Plain and simple, if Pronger and Timonen stay reasonably healthy this year, the Flyers’ defense can be among the very best in the NHL.

3. Instant chemistry on the top line
Any fears that Jaromir Jagr could no longer play successfully at the NHL level after three years away were quickly put to rest over the course of three preseason games in which the future Hall of Famer looked like he’d never been away.  He and Claude Giroux found instant chemistry, forming a deadly combination that, on any given day, could take over a hockey game.

It remains to be seen if the 39-year-old Jagr’s body is able to withstand the long grind of the NHL regular season, but if the likes of Teemu Selanne and Nicklas Lidstrom can do it in their early 40s, why not Jagr? The six-time Hart Trophy finalist keeps himself in tremendous physical condition, and has shown good durability over the course of his career. In fact, Jagr did not miss a single regular season game during his three-plus seasons with the New York Rangers.

Giroux established himself as an NHL All-Star last season, and still has not yet reached his full potential as an NHL player. Jagr recently likened Giroux to a smaller version of Mario Lemieux when it comes to seeing the ice and making plays that even most NHL players cannot execute.

Giroux and Jagr did not even get a chance to play together in the preseason with the line’s third member, James van Riemsdyk. With the departures of Jeff Carter and Mike Richards, the Flyers are heavily counting heavily on van Riemsdyk to play to the level he displayed during much of the 2011 playoff series against Buffalo and especially in Game 2 of the Boston series. The club has placed a lot of confidence in the third-year forward and has bestowed a new long-term contract on him a full year ahead of him reaching restricted free agent status.

The gauntlet has been thrown to Claude Giroux and JVR to become the franchise cornerstone.  Van Riemsdyk is fully aware of the challenges to come.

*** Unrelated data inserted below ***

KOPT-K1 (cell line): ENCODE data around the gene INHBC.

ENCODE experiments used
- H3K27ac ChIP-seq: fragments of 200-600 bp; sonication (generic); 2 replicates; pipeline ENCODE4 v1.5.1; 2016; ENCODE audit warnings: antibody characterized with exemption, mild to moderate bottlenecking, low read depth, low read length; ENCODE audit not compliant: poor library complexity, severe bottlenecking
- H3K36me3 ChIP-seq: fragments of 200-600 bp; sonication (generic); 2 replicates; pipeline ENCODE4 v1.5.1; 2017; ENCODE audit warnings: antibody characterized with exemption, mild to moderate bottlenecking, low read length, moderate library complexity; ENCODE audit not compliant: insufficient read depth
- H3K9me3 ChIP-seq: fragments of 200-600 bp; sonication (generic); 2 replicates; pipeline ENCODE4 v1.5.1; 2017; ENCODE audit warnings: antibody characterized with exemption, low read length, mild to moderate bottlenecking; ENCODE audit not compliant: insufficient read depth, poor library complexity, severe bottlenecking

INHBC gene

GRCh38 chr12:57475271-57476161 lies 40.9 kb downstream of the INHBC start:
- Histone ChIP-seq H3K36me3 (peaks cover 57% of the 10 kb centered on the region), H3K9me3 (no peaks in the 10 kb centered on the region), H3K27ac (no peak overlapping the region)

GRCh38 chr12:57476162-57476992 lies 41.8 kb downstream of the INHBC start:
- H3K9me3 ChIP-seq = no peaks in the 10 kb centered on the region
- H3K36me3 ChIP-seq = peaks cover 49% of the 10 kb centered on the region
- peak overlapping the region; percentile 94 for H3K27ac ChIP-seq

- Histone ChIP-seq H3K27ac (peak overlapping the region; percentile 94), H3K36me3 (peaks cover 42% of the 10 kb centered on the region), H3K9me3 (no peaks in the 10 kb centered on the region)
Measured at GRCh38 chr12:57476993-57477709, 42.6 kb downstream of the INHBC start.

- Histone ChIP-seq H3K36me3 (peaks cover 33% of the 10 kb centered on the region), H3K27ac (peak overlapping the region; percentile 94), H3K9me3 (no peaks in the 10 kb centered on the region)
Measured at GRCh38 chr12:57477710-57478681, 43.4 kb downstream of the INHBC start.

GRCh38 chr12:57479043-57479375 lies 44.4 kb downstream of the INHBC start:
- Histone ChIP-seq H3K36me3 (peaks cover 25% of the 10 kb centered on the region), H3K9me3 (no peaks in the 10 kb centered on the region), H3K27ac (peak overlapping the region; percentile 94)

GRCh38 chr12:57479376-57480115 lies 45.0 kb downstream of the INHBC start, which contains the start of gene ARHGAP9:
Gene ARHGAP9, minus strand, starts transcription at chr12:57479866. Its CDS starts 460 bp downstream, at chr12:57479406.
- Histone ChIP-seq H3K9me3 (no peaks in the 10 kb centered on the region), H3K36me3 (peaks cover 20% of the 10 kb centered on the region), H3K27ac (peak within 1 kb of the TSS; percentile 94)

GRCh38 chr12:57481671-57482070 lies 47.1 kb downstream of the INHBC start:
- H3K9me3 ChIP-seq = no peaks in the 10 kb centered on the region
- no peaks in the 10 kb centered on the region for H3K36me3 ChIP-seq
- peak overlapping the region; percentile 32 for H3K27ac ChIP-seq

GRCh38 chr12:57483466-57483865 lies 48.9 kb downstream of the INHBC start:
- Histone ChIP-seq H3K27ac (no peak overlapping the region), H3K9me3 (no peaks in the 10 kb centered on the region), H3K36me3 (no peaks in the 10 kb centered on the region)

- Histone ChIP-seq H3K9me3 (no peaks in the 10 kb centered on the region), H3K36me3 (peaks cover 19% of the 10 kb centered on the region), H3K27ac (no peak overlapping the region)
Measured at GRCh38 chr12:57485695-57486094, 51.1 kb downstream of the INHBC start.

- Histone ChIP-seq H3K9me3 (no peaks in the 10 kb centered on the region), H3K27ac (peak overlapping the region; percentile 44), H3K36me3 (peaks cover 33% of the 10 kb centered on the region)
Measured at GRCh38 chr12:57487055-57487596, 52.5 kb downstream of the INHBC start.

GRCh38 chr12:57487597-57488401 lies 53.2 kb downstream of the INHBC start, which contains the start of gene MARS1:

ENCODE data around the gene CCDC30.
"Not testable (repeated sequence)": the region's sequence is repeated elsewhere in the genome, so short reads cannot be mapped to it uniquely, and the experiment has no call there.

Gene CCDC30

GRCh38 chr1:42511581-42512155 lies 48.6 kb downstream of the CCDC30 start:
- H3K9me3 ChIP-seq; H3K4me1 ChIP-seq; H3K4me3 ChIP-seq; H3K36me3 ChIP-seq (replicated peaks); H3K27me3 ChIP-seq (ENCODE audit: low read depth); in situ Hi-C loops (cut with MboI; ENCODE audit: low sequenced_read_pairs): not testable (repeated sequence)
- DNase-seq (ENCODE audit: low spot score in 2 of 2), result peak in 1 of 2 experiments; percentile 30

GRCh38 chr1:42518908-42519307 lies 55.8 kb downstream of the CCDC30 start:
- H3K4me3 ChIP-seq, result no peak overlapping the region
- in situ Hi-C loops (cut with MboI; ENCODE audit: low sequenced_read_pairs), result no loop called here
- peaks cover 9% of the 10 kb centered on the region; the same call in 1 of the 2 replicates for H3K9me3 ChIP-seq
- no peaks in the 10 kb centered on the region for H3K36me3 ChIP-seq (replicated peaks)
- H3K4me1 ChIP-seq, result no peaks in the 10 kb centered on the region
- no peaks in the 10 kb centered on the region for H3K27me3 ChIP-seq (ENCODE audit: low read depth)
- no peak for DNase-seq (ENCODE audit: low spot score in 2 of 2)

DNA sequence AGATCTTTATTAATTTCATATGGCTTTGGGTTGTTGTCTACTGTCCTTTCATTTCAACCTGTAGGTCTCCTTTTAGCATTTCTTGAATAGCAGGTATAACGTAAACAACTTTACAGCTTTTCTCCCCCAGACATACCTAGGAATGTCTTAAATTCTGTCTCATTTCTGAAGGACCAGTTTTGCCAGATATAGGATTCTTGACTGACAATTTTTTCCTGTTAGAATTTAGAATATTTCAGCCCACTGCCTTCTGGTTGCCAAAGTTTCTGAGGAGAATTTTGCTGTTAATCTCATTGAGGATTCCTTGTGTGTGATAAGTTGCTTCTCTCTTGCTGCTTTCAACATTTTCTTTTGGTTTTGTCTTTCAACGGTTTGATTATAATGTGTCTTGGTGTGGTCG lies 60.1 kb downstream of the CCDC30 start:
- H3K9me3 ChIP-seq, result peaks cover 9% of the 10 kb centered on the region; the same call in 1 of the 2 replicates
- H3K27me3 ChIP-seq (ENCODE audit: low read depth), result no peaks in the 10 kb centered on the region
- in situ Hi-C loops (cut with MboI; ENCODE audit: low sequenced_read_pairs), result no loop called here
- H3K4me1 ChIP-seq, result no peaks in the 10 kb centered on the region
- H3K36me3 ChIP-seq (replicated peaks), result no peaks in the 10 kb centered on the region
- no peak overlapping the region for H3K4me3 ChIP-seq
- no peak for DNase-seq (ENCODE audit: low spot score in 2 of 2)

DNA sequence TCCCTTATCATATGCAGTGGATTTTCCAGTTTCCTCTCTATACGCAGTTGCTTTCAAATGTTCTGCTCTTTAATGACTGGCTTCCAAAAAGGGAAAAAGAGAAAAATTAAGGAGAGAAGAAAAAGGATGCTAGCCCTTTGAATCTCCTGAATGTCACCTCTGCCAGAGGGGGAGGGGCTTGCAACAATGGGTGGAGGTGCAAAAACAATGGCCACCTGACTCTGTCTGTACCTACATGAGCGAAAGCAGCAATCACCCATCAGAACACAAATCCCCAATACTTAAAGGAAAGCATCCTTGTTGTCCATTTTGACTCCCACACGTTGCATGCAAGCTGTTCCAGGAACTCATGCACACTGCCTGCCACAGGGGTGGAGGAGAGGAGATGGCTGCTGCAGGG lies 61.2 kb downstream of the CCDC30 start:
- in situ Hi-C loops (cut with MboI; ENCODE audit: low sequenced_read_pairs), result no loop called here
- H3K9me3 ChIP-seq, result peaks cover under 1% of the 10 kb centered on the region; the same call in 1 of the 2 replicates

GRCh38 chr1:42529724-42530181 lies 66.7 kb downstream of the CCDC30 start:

“I definitely realize that there’s more pressure on me now, but I just have to embrace the challenge, because this is what hockey is all about,” said van Riemdsyk. “I have quality teammates and have a chance to get a lot of ice time, and that’s really all I can ask for. The rest is up to me. I’m really looking forward to it.”

Van Riemdsyk got off to an excellent start in the preseason before suffering a lower body injury. For precautionary reasons, the team kept him out of the final three preseason games.  However, he will be ready to go on opening night.

4. Improved power play
Despite the team’s stellar regular season record last year, the Flyers’ struggled on the power play for much of the campaign. After clicking at a success rate over 20 percent in each of the three previous seasons (the only NHL team to do so over that span), the Flyers’ fell to 16.9 percent last year, ranking 19th in the league.

This year, team has all the ingredients for a greatly improved power play. First of all, a healthier Pronger would be a much more dangerous power play quarterback and trigger man from the point than he was a year ago. Secondly, Jagr is one of the game all-time greats both at operating with the puck along the half boards and, without the puck, at finding seams in the defense to get open for scoring chances.

In addition, new acquisition Wayne Simmonds has shown the potential to give the club the sort of effective presence directly in front of the net that has been lacking since the departure of Mike Knuble. Simmonds scored four preseason goals, three of which came from the doorstep or via deflection in front. James van Riemsdyk is also very capable of continuing to develop his down-low game in addition to scoring from other areas of the ice.

Last but certainly not least, the Flyers have incredible depth up front to use on their power play units. It’s hard to call a unit containing the likes of Danny Briere – the team’s top goal-scorer last year and most proven playoff goal scorer – and highly talented Jakub Voracek the “secondary” group.